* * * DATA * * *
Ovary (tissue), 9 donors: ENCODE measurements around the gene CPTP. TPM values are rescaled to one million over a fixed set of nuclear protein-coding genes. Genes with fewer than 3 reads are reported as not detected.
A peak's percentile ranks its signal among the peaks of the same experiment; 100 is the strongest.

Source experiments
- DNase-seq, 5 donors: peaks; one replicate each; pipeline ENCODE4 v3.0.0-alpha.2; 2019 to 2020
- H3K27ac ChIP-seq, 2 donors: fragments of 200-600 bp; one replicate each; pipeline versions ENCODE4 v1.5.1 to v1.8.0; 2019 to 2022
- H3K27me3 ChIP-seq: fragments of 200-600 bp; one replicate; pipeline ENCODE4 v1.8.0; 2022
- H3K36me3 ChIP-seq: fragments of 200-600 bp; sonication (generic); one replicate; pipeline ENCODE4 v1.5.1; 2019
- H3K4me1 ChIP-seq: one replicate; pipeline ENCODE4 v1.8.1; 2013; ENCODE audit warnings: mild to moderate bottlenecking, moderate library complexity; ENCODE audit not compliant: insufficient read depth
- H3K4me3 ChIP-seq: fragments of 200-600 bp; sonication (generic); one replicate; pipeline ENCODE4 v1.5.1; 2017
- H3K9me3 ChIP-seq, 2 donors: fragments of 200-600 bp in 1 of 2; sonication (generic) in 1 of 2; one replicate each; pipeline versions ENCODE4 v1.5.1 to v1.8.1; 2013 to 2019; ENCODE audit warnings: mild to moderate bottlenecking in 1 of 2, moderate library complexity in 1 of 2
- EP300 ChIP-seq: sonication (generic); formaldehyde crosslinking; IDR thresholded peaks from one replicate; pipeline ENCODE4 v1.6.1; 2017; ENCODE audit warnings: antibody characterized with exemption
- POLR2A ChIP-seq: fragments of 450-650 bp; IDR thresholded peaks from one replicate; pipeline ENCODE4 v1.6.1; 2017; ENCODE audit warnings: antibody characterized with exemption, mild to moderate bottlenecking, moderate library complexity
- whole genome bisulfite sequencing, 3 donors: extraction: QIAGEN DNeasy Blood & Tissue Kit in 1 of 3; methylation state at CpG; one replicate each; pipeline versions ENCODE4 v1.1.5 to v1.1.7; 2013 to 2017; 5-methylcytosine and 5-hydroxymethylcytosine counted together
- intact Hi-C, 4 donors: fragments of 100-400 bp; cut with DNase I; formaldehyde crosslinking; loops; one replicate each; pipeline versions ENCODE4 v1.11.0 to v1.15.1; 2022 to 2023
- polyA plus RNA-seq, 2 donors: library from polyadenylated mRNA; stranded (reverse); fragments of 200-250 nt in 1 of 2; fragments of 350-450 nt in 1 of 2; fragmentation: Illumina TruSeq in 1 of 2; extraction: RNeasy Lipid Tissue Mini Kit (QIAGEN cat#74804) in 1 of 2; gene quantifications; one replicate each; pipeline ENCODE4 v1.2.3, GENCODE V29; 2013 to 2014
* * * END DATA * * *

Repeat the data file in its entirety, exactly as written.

Ovary (tissue), 9 donors: ENCODE measurements around the gene CPTP. TPM values are rescaled to one million over a fixed set of nuclear protein-coding genes. Genes with fewer than 3 reads are reported as not detected.
A peak's percentile ranks its signal among the peaks of the same experiment; 100 is the strongest.

Source experiments
- DNase-seq, 5 donors: peaks; one replicate each; pipeline ENCODE4 v3.0.0-alpha.2; 2019 to 2020
- H3K27ac ChIP-seq, 2 donors: fragments of 200-600 bp; one replicate each; pipeline versions ENCODE4 v1.5.1 to v1.8.0; 2019 to 2022
- H3K27me3 ChIP-seq: fragments of 200-600 bp; one replicate; pipeline ENCODE4 v1.8.0; 2022
- H3K36me3 ChIP-seq: fragments of 200-600 bp; sonication (generic); one replicate; pipeline ENCODE4 v1.5.1; 2019
- H3K4me1 ChIP-seq: one replicate; pipeline ENCODE4 v1.8.1; 2013; ENCODE audit warnings: mild to moderate bottlenecking, moderate library complexity; ENCODE audit not compliant: insufficient read depth
- H3K4me3 ChIP-seq: fragments of 200-600 bp; sonication (generic); one replicate; pipeline ENCODE4 v1.5.1; 2017
- H3K9me3 ChIP-seq, 2 donors: fragments of 200-600 bp in 1 of 2; sonication (generic) in 1 of 2; one replicate each; pipeline versions ENCODE4 v1.5.1 to v1.8.1; 2013 to 2019; ENCODE audit warnings: mild to moderate bottlenecking in 1 of 2, moderate library complexity in 1 of 2
- EP300 ChIP-seq: sonication (generic); formaldehyde crosslinking; IDR thresholded peaks from one replicate; pipeline ENCODE4 v1.6.1; 2017; ENCODE audit warnings: antibody characterized with exemption
- POLR2A ChIP-seq: fragments of 450-650 bp; IDR thresholded peaks from one replicate; pipeline ENCODE4 v1.6.1; 2017; ENCODE audit warnings: antibody characterized with exemption, mild to moderate bottlenecking, moderate library complexity
- whole genome bisulfite sequencing, 3 donors: extraction: QIAGEN DNeasy Blood & Tissue Kit in 1 of 3; methylation state at CpG; one replicate each; pipeline versions ENCODE4 v1.1.5 to v1.1.7; 2013 to 2017; 5-methylcytosine and 5-hydroxymethylcytosine counted together
- intact Hi-C, 4 donors: fragments of 100-400 bp; cut with DNase I; formaldehyde crosslinking; loops; one replicate each; pipeline versions ENCODE4 v1.11.0 to v1.15.1; 2022 to 2023
- polyA plus RNA-seq, 2 donors: library from polyadenylated mRNA; stranded (reverse); fragments of 200-250 nt in 1 of 2; fragments of 350-450 nt in 1 of 2; fragmentation: Illumina TruSeq in 1 of 2; extraction: RNeasy Lipid Tissue Mini Kit (QIAGEN cat#74804) in 1 of 2; gene quantifications; one replicate each; pipeline ENCODE4 v1.2.3, GENCODE V29; 2013 to 2014